Friday, June 14, 2013

Case Study on State Takeovers of Schools in Financial Crisis

For those who missed it, I wanted to highlight a new article by Kristi L. Bowman, State Takeovers of School Districts and Related Litigation: Michigan as a Case Study, 45 Urb. Law 1 (Winter 2013). This article looks at government takeovers of school districts, using Michigan as a case study. In it, the author looks at:

[t]he question of the proper role of a state in school districts' fiscal crises is an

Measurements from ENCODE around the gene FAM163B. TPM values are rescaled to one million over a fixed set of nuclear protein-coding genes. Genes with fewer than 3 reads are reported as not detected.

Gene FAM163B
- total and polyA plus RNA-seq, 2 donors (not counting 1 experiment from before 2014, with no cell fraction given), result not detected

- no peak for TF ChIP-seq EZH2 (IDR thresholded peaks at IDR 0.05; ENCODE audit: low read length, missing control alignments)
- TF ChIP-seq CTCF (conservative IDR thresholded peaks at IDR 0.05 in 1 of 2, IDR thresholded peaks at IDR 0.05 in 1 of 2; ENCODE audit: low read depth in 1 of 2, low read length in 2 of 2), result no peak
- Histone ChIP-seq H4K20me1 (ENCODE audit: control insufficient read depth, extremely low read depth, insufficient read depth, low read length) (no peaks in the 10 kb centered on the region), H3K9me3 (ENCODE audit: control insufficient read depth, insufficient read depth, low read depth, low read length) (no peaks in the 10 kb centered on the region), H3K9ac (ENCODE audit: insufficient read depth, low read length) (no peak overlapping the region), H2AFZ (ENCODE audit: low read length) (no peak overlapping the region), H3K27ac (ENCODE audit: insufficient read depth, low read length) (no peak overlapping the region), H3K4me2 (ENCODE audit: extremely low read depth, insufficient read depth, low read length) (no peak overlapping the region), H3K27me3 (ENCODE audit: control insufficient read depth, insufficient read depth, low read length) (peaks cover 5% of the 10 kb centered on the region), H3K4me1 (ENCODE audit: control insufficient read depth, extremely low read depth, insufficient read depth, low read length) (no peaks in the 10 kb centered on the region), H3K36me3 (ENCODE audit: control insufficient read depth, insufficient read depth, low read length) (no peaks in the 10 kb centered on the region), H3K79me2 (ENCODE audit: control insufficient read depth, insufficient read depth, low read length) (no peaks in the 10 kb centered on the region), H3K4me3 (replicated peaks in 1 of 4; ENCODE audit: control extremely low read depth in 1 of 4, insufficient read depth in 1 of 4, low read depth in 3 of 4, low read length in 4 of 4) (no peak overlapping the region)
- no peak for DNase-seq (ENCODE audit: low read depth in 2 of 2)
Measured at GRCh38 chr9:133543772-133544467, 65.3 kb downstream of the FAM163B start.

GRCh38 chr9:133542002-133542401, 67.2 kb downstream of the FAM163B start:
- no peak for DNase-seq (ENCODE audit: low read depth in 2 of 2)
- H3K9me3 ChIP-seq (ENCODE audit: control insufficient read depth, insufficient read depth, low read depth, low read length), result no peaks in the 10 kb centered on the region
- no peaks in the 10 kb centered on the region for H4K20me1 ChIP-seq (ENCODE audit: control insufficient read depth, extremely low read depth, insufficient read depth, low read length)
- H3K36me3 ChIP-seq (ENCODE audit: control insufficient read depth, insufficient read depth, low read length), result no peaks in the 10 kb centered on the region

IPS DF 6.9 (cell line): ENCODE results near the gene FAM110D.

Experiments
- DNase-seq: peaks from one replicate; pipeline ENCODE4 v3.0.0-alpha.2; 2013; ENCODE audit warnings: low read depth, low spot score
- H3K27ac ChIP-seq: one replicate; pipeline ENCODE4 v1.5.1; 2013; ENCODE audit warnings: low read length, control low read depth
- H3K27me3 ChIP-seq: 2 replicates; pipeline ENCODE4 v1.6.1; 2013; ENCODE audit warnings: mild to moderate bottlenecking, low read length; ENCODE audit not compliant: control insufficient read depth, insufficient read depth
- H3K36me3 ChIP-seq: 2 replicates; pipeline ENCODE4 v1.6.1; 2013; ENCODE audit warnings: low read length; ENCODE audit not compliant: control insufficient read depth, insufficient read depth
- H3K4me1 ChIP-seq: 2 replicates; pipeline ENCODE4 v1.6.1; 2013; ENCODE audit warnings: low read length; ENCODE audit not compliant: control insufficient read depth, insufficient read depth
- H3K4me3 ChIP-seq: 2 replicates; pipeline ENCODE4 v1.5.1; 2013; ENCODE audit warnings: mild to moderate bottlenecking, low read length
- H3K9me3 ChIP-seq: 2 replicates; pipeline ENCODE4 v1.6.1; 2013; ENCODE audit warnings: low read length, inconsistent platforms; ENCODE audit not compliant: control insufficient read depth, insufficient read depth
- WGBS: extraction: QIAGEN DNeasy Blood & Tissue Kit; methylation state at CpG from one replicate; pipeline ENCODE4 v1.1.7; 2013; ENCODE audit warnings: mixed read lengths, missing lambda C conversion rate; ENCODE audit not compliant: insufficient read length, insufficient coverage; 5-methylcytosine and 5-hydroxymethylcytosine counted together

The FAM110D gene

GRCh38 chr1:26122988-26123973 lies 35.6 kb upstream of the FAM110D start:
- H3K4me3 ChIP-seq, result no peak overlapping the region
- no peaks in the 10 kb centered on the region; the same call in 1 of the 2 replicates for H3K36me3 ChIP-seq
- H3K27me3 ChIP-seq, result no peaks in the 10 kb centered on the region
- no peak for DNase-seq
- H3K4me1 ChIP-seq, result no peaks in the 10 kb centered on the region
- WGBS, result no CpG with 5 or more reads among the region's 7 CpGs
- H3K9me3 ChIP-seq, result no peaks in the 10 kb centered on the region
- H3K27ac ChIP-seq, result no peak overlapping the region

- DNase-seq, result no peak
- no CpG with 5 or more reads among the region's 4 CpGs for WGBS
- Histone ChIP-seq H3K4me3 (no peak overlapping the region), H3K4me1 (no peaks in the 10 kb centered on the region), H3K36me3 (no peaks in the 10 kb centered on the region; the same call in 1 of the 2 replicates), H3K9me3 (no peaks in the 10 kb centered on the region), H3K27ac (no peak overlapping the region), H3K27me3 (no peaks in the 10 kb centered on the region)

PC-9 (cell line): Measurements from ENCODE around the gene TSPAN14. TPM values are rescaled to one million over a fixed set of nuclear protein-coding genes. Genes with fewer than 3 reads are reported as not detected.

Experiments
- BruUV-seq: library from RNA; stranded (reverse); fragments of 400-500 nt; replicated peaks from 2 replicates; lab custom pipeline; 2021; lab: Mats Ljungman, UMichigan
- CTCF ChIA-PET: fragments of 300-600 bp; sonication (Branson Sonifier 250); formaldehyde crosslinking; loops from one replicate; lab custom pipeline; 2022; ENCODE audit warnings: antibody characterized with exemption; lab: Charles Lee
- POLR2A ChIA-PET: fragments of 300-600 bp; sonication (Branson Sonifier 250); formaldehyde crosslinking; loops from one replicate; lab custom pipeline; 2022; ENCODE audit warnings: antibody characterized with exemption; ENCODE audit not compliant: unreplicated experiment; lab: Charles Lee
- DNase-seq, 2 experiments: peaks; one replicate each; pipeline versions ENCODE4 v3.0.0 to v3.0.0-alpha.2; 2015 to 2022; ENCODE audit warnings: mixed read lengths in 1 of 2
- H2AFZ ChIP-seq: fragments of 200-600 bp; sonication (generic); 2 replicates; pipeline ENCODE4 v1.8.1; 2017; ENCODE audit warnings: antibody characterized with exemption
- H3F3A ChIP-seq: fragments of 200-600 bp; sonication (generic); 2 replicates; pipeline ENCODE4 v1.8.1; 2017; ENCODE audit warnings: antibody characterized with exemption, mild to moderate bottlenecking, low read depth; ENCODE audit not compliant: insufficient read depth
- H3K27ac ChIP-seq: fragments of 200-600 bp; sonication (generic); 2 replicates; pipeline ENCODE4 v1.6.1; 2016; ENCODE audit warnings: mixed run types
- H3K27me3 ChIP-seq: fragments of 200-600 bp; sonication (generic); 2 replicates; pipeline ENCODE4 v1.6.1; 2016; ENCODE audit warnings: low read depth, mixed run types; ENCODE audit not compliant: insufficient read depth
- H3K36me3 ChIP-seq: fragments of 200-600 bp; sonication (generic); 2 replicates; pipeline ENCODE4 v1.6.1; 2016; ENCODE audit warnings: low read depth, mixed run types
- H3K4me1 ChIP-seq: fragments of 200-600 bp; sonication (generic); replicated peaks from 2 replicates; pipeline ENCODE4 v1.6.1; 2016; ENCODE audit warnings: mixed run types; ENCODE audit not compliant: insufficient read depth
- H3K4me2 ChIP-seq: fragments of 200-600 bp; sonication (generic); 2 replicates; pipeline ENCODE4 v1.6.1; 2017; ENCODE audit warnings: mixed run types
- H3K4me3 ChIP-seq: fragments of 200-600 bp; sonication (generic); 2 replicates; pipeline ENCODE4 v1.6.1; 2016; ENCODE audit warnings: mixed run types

important one. Like Michigan, numerous states have been grappling with that same question--Indiana, Missouri, and Rhode Island, for example. Accordingly, learning about what has been happening in Michigan provides an exceptional opportunity for legislators, attorneys, academics, and advocates from across the country to reflect on how their own states should assist school districts in fiscal crisis, and when state intervention goes too far. Part I of this paper briefly discusses the various legal mechanisms for state intervention in school districts' and other municipalities' fiscal crises; it also analyzes Michigan's 1988, 1990, and 2011 takeover statutes and the litigation and other public opposition to those statutes. Part II focuses on four substantial shortcomings contained in Michigan's 2011 takeover statute, which was ultimately rescinded by Michigan voters.



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